‘The level of nudity has been shocking’

The days where we’d swing by our seminars with a Pret in hand, boasting how we hadn’t done this week’s reading are a memory of the past. Although we’d like to say we’ve adjusted well to the new normal of online learning, there’s always room for improvement. The King’s Tab asked Tom*, an English Lecturer at King’s College London, about the unspoken rules of online learning. 

‘There’s been way too much nudity’

When we said that students were learning from the comfort of their own bedrooms, we didn’t realise just how comfortable they were getting.

Tom told The King’s Tab: “We have been really amazed by the number of people in beds not fully clothed. The level of comfort has been unexpected.”

Just when we thought online learning couldn’t get more awkward, Tom says: “There has been a shocking amount of nudity on Teams. Some of my colleagues have had to send emails warning students to please be dressed and out of bed.” 

‘There are no boundaries online’

Tom revealed there have been “ a number of questionable locations that students are joining us from.”

He said: “People using phones have been calling in from some really strange places. Some students have had clouds of smoke in the background. It’s pretty obvious people are getting stoned in the same room.”

As remote learning means that there is no longer this divide between personal and professional. “Some walls save us from ourselves”, Tom said. 

‘I want to go back to the real world’

Whilst some students clearly aren’t afraid of being in front of a camera, others have instead retreated behind their screen. Tom told The King’s Tab: “People not turning the camera on has also been a big issue as there are voices coming from different angles – sometimes it’s hard to know who’s speaking.”

As well as this, whilst you can tell who isn’t engaging in an in-person seminar, Tom says “in a virtual room it’s difficult to know who to target and help. How do you help them if you can’t see them?”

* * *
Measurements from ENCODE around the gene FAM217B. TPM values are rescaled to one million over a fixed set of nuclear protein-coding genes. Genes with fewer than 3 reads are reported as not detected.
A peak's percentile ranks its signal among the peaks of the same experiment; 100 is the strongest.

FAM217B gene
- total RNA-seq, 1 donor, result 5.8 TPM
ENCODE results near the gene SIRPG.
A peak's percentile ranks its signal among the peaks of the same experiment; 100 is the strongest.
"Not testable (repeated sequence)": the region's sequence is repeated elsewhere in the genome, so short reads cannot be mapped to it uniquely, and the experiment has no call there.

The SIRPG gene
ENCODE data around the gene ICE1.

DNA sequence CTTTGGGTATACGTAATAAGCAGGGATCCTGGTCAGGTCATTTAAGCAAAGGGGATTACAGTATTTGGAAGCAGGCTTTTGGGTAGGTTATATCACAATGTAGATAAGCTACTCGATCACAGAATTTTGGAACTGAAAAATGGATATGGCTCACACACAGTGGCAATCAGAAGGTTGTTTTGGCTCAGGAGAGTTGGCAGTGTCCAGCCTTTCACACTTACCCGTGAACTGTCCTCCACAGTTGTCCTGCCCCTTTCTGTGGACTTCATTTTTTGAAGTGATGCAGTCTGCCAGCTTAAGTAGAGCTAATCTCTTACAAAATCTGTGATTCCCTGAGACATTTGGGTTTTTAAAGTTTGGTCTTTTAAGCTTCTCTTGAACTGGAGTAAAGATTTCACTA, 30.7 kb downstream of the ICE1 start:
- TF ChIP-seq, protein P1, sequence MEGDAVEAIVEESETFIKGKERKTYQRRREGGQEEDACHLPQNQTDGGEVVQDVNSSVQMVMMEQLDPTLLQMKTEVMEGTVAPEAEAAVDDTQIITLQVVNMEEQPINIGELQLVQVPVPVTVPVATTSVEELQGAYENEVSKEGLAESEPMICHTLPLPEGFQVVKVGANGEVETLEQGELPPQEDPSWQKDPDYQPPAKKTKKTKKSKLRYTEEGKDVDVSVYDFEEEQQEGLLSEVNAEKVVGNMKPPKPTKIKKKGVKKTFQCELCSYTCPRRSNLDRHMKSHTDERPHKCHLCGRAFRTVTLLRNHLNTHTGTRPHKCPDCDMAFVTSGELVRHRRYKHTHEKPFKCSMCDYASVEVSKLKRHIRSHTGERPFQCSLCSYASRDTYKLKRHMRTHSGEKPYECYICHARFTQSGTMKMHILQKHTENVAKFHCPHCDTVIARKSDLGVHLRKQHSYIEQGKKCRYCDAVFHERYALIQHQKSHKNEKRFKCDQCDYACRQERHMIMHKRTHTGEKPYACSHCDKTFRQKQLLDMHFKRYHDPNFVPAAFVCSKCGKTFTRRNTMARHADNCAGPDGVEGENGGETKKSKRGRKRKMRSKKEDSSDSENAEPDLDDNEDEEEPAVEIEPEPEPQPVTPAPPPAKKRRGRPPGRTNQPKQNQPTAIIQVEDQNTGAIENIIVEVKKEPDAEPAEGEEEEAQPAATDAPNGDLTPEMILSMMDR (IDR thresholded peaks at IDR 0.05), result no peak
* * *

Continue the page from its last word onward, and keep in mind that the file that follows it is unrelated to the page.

‘I even miss the commute’ 

Yep, even lecturers crave social interaction. Tom explains that as he doesn’t have a study, he works in the same room all day. “I teach and sleep in my bedroom”, he said.

With meeting after meeting, he says there “is little-to-no downtime for us and no travel time to decompress.” With a heavy schedule “there’s little space to even go for a run – I really have to push myself.” 

‘I do enjoy the Doctor Who element of breakout rooms’

However, Tom does believe there are some positives to online learning. Although most of us wince at the thought of a breakout room, Tom loves them: “It’s so fun! The nerd in me enjoys teleporting into different rooms.

“I wanted to pop up into different rooms wearing different Halloween costumes!” 

On a more serious note, Tom said: “Even though students miss out on the lecture experience, they have taken down far more content from recorded lectures.” Another advantage is that lecturers can share their screens, as Tom said: “It is very easy to bring up a book and get everyone on the same page.” 

‘Students need to be a lot more disciplined’

Tom gave us a few words of advice on how to get to grips with online learning. He urges students to “use office hours more than they are”, and they can be “a really useful way to fill in anything that is missed because of technological issues and breakdowns.” It also “puts less pressure on a seminar to get everything done.” 

And, whilst we might be able to hide behind a screen, Tom warns: “Students have to make sure they’re prepared. It spares us all of those awkward silences.

“You can’t just rock up to a Teams session in the same way as you would a normal lesson. This year requires lots more discipline.” 

*Names have been changed for anonymity

Related stories recommended by this writer:

2am seminars and no library books: King’s international students on online learning

What the national lockdown means for King’s students

Swapping the Louvre for lockdown: King’s students on ‘year abroad from home’



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